Analysts See US Probe Into MSF Airstrike Raising More Questions

Conclusions Suggest Troops Intentionally Disregarded Standard Procedure

Last week, the Pentagon announced an undisclosed number of troops had been suspended over the attack on an MSF hospital in Afghanistan, but analysts reading through the conclusions of the internal investigation say it raises a number of “unsettling” questions.

With the attack shrugged off as a combination of “human error” and some technical problems, the Pentagon seemingly viewed the matter as closed, but the sheer number of “mistakes” has many calling the conclusions flat out incredible, and suggesting that the Pentagon is intentionally disregarding standard procedure in Afghanistan.

The official narrative, the analysts note, rests on the idea that the attacking warplane had taken off without a no-strike list, then had to dodge a non-existant missile, never corrected its targeting systems, and when ordered to attack a target at empty coordinates, chose to attack the “closest large building” even though it was out of view of the troops who claimed to be under attack.

The targeting system problem is particularly grievous, as indications are it was a trivial adjustment to make, but even all of this could’ve been mitigated except for a “technical failure” that left the plane without electronic communications, another in a long line of unlikely problems that, according to the Pentagon, aligned and led to them attacking a site they were explicitly forbidden from attacking.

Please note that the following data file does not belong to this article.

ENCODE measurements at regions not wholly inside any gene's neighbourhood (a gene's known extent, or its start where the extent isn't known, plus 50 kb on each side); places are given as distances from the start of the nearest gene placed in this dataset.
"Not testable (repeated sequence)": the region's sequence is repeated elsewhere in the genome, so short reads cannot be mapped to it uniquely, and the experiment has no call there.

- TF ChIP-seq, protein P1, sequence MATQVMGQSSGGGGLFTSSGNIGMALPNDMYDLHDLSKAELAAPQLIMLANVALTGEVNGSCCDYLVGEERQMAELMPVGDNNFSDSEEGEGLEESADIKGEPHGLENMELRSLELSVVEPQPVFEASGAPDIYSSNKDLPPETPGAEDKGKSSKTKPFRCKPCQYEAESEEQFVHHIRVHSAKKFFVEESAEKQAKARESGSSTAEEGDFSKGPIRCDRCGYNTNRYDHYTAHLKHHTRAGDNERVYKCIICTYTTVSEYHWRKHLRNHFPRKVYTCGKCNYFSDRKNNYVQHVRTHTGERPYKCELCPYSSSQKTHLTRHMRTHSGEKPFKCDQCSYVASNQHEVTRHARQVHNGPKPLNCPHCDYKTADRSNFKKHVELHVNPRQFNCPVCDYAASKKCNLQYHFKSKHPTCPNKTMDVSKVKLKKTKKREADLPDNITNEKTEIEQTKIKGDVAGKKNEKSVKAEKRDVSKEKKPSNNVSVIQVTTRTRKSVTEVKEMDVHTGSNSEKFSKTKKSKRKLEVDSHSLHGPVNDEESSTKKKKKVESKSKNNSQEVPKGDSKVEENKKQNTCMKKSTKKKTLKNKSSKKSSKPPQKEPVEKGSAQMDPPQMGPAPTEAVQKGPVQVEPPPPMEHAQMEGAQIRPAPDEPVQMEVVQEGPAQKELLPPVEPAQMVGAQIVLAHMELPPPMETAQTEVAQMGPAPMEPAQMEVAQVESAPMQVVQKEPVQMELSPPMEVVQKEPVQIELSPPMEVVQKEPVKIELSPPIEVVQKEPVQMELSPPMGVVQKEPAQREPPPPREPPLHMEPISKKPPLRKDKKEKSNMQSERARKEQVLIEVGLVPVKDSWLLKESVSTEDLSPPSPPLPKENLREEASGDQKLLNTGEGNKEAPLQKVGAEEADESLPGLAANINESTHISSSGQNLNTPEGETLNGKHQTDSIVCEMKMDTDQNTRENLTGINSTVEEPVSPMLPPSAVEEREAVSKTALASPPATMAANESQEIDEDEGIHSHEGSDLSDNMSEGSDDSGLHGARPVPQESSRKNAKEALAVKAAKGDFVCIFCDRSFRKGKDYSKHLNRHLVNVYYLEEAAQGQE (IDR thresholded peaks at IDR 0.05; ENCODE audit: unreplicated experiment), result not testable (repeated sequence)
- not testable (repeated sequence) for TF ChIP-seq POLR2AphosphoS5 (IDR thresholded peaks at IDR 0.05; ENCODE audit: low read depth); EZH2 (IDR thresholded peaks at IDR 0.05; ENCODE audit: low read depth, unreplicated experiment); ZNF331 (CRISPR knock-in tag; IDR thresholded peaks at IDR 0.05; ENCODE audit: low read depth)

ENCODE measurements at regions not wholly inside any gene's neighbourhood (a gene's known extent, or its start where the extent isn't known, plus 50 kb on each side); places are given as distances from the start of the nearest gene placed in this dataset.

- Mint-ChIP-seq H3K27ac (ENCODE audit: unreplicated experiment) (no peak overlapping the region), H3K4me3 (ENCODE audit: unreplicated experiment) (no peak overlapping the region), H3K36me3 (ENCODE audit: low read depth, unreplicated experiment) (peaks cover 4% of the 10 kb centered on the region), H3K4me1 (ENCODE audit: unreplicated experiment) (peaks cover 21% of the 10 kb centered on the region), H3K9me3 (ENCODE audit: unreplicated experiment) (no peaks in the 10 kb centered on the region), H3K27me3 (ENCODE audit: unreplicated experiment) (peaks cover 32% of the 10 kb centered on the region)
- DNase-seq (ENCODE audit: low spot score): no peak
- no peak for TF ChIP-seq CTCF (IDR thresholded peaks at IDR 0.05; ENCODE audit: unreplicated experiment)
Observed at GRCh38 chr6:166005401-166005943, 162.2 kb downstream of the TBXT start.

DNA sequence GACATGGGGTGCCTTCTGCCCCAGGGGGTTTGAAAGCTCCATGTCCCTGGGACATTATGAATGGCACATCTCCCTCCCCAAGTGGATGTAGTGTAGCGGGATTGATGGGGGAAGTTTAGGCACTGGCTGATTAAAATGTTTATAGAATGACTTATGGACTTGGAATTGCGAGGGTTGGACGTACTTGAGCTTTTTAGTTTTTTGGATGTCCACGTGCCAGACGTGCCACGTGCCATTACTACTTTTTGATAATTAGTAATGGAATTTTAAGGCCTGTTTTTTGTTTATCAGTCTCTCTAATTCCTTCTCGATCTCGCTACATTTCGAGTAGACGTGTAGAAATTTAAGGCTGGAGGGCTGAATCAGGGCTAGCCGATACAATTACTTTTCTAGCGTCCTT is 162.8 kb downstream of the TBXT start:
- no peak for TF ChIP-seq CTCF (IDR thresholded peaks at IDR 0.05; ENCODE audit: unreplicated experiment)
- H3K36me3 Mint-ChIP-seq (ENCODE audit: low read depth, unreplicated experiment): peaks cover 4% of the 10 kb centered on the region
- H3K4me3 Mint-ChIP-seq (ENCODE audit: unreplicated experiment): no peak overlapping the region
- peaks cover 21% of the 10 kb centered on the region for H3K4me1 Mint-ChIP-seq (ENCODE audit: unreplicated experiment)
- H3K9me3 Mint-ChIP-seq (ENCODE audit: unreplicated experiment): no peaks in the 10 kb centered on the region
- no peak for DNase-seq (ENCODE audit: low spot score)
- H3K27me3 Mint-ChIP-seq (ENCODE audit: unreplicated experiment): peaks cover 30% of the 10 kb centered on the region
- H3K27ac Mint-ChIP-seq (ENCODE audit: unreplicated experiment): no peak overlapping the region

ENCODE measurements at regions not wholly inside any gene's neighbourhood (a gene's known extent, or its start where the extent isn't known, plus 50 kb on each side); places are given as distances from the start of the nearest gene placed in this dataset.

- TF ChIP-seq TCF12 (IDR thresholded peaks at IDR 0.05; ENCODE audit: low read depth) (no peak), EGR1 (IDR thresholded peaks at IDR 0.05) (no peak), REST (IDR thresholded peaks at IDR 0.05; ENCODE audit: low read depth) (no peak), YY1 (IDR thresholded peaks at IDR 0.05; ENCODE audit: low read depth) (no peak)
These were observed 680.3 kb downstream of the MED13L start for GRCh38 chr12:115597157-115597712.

Though the Pentagon seems to have more or less ended the matter with this, it’s likely adding to the calls, particularly from MSF, to conduct an international investigation, since the Pentagon’s probe isn’t particular credible.

Author: Jason Ditz

Jason Ditz is Senior Editor for He has 20 years of experience in foreign policy research and his work has appeared in The American Conservative, Responsible Statecraft, Forbes, Toronto Star, Minneapolis Star-Tribune, Providence Journal, Washington Times, and the Detroit Free Press.